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Towards a religious internationalism? The Indian Khilafat Movement in interwar Europe

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In the history of anticolonial internationalism, pan-Islamism occupies a vexed position. Its history prior to the First World War, particularly in India, suggested it could be a friend to nascent anticolonial movements and a vehicle for a critique of European imperialism; after the War, it was vocally supported by India’s most famous anticolonial leader and thinker, M. K. Gandhi, and mobilized Indian support in tandem with the Non-Cooperation Movement, the first all-India nationalist mobilisation in British India. And yet, its most high-profile demonstration – the Indian Khilafat Movement (1919-24) – was a project that sought to defend the integrity of the Ottoman Empire and Caliphate in the post-War settlement, a goal seemingly out of step with the spirit of nationalist self-determination that pervaded discussions about the future of empires in this moment. The Khilafat Movement appears to sit uneasily, too, with socialist and Communist projects of anticolonial internationalism in this period. This paper revisits the immediate post-War period to ask whether the Indian Khilafat Movement was really so much as odds with the spirit of the 1920s as this account would suggest. It asks in particular whether the movement, bound up in the preservation of a centuries’ old empire, could be perceived as pursuing a form of anticolonial, religious internationalism in this moment – one that transcended anxiety about the future of the Ottoman Empire and Caliphate and drove at broader issues of world-remaking in the aftermath of war.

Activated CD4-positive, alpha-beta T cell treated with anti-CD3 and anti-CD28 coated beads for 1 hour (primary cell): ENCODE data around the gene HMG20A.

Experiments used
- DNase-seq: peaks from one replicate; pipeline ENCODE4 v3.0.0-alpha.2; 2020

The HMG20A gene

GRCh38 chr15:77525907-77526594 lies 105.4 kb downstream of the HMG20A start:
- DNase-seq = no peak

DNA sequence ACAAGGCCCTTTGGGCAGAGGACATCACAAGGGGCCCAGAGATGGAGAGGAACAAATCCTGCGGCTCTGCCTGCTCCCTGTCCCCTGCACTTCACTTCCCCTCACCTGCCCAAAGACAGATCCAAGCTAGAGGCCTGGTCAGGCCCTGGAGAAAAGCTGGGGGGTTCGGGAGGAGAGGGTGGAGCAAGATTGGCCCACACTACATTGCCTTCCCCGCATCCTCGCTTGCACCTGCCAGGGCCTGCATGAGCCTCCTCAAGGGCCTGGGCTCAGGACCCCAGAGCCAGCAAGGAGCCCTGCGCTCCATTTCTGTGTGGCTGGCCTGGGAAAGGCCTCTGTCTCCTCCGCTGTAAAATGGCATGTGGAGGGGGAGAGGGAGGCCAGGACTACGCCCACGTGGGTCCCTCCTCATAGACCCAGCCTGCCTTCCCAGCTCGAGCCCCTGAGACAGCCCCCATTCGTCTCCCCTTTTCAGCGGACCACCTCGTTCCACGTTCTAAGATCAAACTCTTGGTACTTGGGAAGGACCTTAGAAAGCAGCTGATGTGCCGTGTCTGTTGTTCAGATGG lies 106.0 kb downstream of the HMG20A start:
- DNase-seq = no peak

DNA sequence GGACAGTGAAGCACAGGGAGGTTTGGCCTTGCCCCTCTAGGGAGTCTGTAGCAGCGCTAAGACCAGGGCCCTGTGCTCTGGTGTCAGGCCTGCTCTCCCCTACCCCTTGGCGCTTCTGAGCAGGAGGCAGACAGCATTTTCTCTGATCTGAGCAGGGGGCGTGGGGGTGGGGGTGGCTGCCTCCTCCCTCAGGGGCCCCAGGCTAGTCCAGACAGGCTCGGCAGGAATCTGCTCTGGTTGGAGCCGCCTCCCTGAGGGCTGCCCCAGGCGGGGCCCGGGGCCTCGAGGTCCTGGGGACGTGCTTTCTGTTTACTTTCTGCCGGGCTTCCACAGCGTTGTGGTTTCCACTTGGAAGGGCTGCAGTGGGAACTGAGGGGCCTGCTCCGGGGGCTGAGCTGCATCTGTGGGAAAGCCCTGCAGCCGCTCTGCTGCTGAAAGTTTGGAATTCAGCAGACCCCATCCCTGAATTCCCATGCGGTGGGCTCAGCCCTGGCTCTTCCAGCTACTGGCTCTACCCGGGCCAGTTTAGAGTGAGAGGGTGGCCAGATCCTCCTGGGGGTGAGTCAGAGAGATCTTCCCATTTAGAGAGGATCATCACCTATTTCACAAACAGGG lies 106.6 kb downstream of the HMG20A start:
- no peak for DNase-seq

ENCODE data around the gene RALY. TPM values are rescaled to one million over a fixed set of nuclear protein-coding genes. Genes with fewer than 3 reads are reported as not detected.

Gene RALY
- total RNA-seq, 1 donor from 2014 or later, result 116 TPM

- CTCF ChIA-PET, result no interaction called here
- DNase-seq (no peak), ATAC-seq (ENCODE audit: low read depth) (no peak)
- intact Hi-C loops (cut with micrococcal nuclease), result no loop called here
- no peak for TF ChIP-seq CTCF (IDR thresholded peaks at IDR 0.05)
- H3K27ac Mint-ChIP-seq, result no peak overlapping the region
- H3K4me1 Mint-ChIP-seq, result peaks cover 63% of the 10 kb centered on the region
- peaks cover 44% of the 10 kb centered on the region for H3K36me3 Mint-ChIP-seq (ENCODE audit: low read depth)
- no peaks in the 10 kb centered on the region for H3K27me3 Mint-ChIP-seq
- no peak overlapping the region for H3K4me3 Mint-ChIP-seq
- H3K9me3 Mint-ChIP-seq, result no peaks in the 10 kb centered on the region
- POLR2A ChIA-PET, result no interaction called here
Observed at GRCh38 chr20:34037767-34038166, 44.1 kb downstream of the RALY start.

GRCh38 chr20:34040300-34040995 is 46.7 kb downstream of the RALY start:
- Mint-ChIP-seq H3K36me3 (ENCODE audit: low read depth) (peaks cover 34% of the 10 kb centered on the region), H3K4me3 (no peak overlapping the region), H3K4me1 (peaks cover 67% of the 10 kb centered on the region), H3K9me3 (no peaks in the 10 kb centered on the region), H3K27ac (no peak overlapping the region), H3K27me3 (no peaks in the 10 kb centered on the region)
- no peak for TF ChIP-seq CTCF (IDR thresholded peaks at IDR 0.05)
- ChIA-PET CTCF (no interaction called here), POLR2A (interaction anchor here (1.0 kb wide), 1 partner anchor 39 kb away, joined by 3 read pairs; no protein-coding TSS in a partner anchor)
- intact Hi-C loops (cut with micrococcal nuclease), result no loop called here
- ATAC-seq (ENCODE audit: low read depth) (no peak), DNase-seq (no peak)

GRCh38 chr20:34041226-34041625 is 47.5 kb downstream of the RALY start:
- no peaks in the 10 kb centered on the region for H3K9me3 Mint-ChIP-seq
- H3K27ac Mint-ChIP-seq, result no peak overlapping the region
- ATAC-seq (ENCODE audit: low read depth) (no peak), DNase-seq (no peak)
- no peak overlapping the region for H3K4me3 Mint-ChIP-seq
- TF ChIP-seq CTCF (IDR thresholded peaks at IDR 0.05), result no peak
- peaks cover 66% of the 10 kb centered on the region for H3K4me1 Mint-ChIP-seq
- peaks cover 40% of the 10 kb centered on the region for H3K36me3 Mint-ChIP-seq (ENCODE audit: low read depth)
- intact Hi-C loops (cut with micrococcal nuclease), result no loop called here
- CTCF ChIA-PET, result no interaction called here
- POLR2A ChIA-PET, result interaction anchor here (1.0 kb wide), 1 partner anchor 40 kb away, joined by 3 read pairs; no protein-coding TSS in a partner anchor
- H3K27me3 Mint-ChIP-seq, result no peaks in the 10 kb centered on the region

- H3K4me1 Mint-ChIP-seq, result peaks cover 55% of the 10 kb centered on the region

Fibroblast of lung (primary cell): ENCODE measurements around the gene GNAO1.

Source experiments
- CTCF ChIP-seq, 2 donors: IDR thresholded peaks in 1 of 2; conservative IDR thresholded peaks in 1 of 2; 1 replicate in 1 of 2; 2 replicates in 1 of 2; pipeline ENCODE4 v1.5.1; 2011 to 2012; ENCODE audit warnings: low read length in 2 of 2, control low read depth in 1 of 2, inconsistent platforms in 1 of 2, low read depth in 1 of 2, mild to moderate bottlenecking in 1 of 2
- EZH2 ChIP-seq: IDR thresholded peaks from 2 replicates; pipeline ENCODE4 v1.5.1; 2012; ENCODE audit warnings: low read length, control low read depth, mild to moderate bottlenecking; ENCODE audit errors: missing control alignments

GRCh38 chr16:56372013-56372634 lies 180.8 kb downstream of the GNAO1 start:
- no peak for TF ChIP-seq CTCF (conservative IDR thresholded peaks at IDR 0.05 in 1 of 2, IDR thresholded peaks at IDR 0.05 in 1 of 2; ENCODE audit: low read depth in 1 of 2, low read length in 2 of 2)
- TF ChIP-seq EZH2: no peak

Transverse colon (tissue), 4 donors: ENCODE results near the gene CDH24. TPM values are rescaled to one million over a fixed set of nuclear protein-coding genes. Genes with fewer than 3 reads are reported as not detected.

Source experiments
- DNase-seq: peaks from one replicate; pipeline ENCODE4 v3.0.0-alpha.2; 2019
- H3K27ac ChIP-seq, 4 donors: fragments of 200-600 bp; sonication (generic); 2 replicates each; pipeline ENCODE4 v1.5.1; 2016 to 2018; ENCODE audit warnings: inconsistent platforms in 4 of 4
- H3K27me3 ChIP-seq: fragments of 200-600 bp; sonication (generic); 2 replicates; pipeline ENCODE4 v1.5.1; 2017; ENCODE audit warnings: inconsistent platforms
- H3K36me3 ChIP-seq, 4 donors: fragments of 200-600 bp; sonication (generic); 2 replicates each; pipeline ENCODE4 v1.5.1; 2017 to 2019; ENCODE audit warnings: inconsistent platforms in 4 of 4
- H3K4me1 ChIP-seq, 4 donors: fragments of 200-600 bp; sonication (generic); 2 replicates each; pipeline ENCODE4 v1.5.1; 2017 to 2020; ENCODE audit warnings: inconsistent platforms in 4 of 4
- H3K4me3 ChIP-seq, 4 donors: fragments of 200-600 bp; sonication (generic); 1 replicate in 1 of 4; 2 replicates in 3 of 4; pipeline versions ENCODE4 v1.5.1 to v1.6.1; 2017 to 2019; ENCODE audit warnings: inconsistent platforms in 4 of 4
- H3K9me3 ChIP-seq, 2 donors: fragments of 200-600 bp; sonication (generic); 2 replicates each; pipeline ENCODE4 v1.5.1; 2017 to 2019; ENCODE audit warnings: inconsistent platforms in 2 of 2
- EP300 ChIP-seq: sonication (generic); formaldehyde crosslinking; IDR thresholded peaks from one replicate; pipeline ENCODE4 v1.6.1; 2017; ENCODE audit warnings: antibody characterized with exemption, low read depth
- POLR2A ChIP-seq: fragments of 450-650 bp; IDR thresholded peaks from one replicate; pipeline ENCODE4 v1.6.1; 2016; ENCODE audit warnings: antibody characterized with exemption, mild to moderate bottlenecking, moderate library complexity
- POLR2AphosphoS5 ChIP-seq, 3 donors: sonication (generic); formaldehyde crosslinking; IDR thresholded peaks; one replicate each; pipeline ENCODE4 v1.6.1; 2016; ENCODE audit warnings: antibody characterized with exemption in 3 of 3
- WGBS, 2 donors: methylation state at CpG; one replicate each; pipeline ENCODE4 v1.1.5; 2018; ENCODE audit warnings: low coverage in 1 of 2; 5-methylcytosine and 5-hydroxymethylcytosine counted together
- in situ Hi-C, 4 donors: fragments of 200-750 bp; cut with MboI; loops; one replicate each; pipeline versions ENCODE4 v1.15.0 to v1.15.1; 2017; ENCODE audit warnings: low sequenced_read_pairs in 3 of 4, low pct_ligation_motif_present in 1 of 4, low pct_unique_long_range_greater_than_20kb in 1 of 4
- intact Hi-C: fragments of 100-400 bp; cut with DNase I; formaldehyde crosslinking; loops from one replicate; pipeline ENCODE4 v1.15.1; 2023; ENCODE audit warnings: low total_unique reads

This talk is part of the Centre of South Asian Studies Seminars series.

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